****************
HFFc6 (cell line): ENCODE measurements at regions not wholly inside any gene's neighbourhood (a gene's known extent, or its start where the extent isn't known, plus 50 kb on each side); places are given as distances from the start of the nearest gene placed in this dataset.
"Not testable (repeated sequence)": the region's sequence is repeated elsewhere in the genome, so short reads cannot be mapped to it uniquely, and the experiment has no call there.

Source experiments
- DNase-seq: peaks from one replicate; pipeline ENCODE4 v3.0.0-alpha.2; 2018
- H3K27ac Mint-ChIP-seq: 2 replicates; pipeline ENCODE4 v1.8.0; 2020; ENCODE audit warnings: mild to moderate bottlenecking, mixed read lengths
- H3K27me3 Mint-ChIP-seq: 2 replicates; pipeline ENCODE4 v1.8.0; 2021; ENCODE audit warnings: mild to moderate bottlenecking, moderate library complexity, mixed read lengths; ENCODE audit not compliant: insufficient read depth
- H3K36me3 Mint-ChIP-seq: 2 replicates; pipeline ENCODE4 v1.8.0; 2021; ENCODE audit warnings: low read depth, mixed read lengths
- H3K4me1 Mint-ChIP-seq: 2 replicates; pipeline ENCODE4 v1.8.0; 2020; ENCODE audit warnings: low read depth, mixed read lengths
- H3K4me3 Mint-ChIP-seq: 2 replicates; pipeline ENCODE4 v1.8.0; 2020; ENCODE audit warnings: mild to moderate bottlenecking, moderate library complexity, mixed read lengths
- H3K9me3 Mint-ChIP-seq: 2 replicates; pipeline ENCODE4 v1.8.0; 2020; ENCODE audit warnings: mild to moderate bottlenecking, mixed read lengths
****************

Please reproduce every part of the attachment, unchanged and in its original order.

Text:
HFFc6 (cell line): ENCODE measurements at regions not wholly inside any gene's neighbourhood (a gene's known extent, or its start where the extent isn't known, plus 50 kb on each side); places are given as distances from the start of the nearest gene placed in this dataset.
"Not testable (repeated sequence)": the region's sequence is repeated elsewhere in the genome, so short reads cannot be mapped to it uniquely, and the experiment has no call there.

Source experiments
- DNase-seq: peaks from one replicate; pipeline ENCODE4 v3.0.0-alpha.2; 2018
- H3K27ac Mint-ChIP-seq: 2 replicates; pipeline ENCODE4 v1.8.0; 2020; ENCODE audit warnings: mild to moderate bottlenecking, mixed read lengths
- H3K27me3 Mint-ChIP-seq: 2 replicates; pipeline ENCODE4 v1.8.0; 2021; ENCODE audit warnings: mild to moderate bottlenecking, moderate library complexity, mixed read lengths; ENCODE audit not compliant: insufficient read depth
- H3K36me3 Mint-ChIP-seq: 2 replicates; pipeline ENCODE4 v1.8.0; 2021; ENCODE audit warnings: low read depth, mixed read lengths
- H3K4me1 Mint-ChIP-seq: 2 replicates; pipeline ENCODE4 v1.8.0; 2020; ENCODE audit warnings: low read depth, mixed read lengths
- H3K4me3 Mint-ChIP-seq: 2 replicates; pipeline ENCODE4 v1.8.0; 2020; ENCODE audit warnings: mild to moderate bottlenecking, moderate library complexity, mixed read lengths
- H3K9me3 Mint-ChIP-seq: 2 replicates; pipeline ENCODE4 v1.8.0; 2020; ENCODE audit warnings: mild to moderate bottlenecking, mixed read lengths